PollockA Season January 20-February 25Shumagin (610)0.0035,79717
Chirikof (620)0.00214,02328
Kodiak (630)0.0025,78712
B Season March 10-May 31Shumagin (610)0.0035,79717
Chirikof (620)0.00217,22134
Kodiak (630)0.0022,5895
C Season August 25-September 15Shumagin (610)0.0039,33828
Chirikof (620)0.0027,28215
Kodiak (630)0.0028,98618
D Season October 1-November 1Shumagin (610)0.0039,33828
Chirikof (620)0.0027,28215
October 1-November 1Kodiak (630)0.0028,98618
AnnualWYK (640)0.0023,2446
Pacific codA Season 1 January 1-June 10W0.02012,614252
C0.04425,6231,127
B Season 2 September 1-December 31W0.0208,410168
C0.04417,082752
AnnualWYK0.0341,97167
Pacific ocean perchAnnualW0.9942,1022,089
WYK0.9611,6921,626
Northern rockfishAnnualW1.0002,1562,156
Pelagic shelf rockfishAnnualW0.764409312
WYK0.896542486
1 The Pacific cod A season for trawl gear does not open until January 20.
2 The Pacific cod B season for trawl gear closes November 1.

Table 28—Final 2013 GOA Groundfish Sideboard Limits for Amendment 80 Program Vessels

[Values are rounded to nearest metric ton]

SpeciesApportionments and allocations by seasonAreaRatio of Amendment 80 sector vessels 1998-2004 catch to TAC2013 TAC (mt)2013 Amendment 80 vessel sideboards (mt)
PollockA Season January 20-February 25Shumagin (610)0.0036,28519
Chirikof (620)0.00215,20230
Kodiak (630)0.0026,27413
B Season March 10-May 31Shumagin (610)0.0036,28519
Chirikof (620)0.00218,66837
Kodiak (630)0.0022,8066
C Season August 25-September 15Shumagin (610)0.00310,12330
Chirikof (620)0.0027,89616
Kodiak (630)0.0029,74319
D Season October 1-November 1Shumagin (610)0.00310,12330
Chirikof (620)0.0027,89616
Kodiak (630)0.0029,74319
AnnualWYK (640)0.0023,5177
Pacific codA Season 1 January 1-June 10W0.02013,104262
C0.04426,6181,171
B Season 2 September 1-December 31W0.0208,736175
C0.04417,745781
AnnualWYK0.0342,04770
Pacific ocean perchAnnualW0.9942,0502,038
WYK0.9611,6501,586
Northern rockfishAnnualW1.0002,0172,017
Pelagic shelf rockfishAnnualW0.764381291
WYK0.896504452
1 The Pacific cod A season for trawl gear does not open until January 20.
2 The Pacific cod B season for trawl gear closes November 1.

The halibut PSC sideboard limits for Amendment 80 Program vessels in the GOA are based on the historic use of halibut PSC by Amendment 80 Program vessels in each PSC target category from 1998 through 2004. These values are slightly lower than the average historic use to accommodate two factors: allocation of halibut PSC cooperative quota under the Central GOA Rockfish Program and the exemption of the F/V GOLDEN FLEECE from this restriction (§ 679.92(b)(2)). Table 29 lists the final 2012 and 2013 halibut PSC limits for Amendment 80 Program vessels, as contained in Table 38 to 50 CFR part 679. These halibut PSC limits are unchanged from those listed in the proposed 2012 and 2013 harvest specifications.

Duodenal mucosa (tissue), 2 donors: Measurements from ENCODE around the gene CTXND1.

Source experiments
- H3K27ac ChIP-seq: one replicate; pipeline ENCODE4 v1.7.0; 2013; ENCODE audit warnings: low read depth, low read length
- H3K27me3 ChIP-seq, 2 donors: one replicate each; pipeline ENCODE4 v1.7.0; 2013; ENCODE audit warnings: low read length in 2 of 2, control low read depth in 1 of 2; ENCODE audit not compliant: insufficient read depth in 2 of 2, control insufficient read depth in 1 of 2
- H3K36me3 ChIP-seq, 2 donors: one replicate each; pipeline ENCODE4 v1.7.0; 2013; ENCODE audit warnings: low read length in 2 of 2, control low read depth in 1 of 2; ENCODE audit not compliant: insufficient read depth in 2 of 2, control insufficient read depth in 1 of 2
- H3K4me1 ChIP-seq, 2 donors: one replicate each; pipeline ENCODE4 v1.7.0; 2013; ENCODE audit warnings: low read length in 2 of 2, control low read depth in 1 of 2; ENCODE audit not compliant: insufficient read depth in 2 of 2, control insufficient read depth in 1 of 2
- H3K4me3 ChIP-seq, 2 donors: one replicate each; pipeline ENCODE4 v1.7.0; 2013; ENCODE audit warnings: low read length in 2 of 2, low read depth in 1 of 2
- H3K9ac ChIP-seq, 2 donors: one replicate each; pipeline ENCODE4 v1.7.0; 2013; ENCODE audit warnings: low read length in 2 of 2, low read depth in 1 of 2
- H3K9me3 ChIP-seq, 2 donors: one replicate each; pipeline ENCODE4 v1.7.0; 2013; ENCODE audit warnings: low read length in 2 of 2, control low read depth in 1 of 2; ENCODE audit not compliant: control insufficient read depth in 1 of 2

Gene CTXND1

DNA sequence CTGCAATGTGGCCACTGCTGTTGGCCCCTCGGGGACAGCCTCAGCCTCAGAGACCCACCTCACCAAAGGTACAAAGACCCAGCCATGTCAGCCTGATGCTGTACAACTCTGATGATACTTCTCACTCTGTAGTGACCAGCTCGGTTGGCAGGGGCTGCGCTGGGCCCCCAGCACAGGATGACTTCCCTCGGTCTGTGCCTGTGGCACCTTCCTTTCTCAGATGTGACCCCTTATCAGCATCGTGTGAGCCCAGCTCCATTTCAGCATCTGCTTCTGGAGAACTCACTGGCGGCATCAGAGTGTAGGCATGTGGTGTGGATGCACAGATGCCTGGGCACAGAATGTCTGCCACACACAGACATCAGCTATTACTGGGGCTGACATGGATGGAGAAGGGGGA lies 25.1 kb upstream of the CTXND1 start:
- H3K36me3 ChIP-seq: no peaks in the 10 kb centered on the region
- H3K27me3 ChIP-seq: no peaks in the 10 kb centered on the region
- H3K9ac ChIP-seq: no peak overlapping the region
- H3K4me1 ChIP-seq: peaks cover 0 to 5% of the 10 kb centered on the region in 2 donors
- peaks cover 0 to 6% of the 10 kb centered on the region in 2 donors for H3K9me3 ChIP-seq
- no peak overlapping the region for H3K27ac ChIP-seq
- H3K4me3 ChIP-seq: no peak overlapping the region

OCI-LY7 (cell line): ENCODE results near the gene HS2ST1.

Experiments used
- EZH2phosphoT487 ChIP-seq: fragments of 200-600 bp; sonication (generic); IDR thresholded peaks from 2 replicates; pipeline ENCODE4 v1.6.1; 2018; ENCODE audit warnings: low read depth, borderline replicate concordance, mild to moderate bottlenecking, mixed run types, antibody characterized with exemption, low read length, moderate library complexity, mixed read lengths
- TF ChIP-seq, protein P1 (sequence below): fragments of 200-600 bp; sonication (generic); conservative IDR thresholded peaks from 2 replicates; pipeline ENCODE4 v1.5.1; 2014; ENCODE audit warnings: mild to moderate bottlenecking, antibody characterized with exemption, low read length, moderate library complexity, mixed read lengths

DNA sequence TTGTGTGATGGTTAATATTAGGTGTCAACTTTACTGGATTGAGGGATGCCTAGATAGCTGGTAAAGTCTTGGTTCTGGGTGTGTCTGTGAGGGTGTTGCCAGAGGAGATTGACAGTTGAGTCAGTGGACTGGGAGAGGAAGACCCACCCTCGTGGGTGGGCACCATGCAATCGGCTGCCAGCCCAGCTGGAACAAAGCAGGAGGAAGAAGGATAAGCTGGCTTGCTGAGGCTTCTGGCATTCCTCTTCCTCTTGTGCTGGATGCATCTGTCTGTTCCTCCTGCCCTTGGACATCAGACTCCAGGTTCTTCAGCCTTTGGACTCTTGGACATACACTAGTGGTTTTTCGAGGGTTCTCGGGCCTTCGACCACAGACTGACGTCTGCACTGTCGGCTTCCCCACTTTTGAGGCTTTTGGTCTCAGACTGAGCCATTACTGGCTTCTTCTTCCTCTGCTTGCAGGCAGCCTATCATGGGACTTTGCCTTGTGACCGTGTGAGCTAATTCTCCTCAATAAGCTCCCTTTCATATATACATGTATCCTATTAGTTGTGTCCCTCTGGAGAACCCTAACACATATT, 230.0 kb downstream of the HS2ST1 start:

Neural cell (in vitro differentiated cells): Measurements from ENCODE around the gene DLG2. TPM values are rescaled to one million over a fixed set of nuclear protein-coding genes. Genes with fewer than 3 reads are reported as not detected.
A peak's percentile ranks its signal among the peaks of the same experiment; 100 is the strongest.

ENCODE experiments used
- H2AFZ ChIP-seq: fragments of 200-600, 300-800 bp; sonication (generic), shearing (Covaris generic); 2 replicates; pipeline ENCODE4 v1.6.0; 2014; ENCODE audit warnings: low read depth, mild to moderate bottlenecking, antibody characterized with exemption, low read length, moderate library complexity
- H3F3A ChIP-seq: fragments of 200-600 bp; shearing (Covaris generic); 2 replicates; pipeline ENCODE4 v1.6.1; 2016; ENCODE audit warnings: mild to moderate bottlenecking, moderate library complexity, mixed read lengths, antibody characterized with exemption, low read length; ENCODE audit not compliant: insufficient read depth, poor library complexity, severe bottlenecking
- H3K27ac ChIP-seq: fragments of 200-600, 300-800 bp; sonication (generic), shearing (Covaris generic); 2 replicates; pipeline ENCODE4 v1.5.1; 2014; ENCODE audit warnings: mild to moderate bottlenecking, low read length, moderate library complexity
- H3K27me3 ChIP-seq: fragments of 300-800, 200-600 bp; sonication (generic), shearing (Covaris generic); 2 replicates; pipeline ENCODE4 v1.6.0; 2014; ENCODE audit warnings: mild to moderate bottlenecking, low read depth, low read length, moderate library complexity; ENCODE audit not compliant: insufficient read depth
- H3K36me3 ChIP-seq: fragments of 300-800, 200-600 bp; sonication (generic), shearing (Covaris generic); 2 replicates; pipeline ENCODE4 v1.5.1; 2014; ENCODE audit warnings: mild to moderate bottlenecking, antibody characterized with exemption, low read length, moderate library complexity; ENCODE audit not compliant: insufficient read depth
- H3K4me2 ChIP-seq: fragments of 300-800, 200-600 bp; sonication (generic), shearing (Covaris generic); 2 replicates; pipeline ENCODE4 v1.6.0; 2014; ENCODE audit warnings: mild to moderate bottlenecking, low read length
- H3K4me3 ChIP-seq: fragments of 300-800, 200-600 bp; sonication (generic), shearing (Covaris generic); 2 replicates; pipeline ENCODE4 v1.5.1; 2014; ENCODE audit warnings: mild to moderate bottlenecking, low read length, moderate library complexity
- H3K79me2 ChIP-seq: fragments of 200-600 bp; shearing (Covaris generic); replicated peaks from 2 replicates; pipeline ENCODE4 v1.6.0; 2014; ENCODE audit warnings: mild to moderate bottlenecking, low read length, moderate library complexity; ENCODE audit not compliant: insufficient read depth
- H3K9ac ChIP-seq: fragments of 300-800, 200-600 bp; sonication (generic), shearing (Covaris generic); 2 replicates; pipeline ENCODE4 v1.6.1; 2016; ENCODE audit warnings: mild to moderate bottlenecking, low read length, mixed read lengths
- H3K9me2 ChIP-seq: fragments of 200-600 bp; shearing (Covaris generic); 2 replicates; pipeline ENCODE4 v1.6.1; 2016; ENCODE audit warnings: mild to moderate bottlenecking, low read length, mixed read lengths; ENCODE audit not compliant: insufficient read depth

Table 29—Final 2012 and 2013 Halibut PSC Limits for Amendment 80 Program Vessels in the GOA

[Values are rounded to nearest metric ton]

SeasonSeason datesTarget fisheryHistoric Amendment 80 use of the annual halibut PSC limit catch (ratio)2012 and 2013 annual PSC limit (mt)2012 and 2013 Amendment 80 vessel PSC limit
1January 20-April 1shallow-water0.00482,00010
deep-water0.01152,00023
2April 1-July 1shallow-water0.01892,00038
deep-water0.10722,000214
3July 1-September 1shallow-water0.01462,00029
deep-water0.05212,000104
4September 1-October 1shallow-water0.00742,00015
deep-water0.00142,0003
5October 1-December 31shallow-water0.02272,00045
deep-water0.03712,00074

Directed Fishing Closures

Pursuant to § 679.20(d)(1)(i), if the Regional Administrator determines (1) that any allocation or apportionment of a target species or species group allocated or apportioned to a fishery will be reached; or (2) with respect to pollock and Pacific cod, that an allocation or apportionment to an inshore or offshore component or sector allocation will be reached, the Regional Administrator may establish a directed fishing allowance (DFA) for that species or species group. If the Regional Administrator establishes a DFA and that allowance is or will be reached before the end of the fishing year, NMFS will prohibit directed fishing for that species or species group in the specified GOA regulatory area or district (§ 679.20(d)(1)(iii)).

The Regional Administrator has determined that the TACs for the species listed in Table 30 are necessary to account for the incidental catch of these species in other anticipated groundfish fisheries for the 2012 and 2013 fishing years.

Table 30—2012 and 2013 Directed Fishing Closures in the GOA

[Amounts for incidental catch in other directed fisheries are in metric tons]

TargetArea/component/gearIncidental catch amount
Pollockall/offshorenot applicable1
Sablefish 2all/trawl1,779 (2012)
1,756 (2013)
Shortraker rockfish 2all1,081
Other rockfishall1,080
Rougheye rockfishall1,223 (2012)
1,240 (2013)
Thornyhead rockfishall1,665
Atka mackerelall2,000
Big skateall3,767
Longnose skateall2,625
Other skatesall2,030
Squidsall1,148
Sharksall6,028
Octopusesall1,455
1 Pollock is closed to directed fishing in the GOA by the offshore component under § 679.20(a)(6)(i).
2 Closures not applicable to participants in cooperatives conducted under the Central GOA Rockfish Program.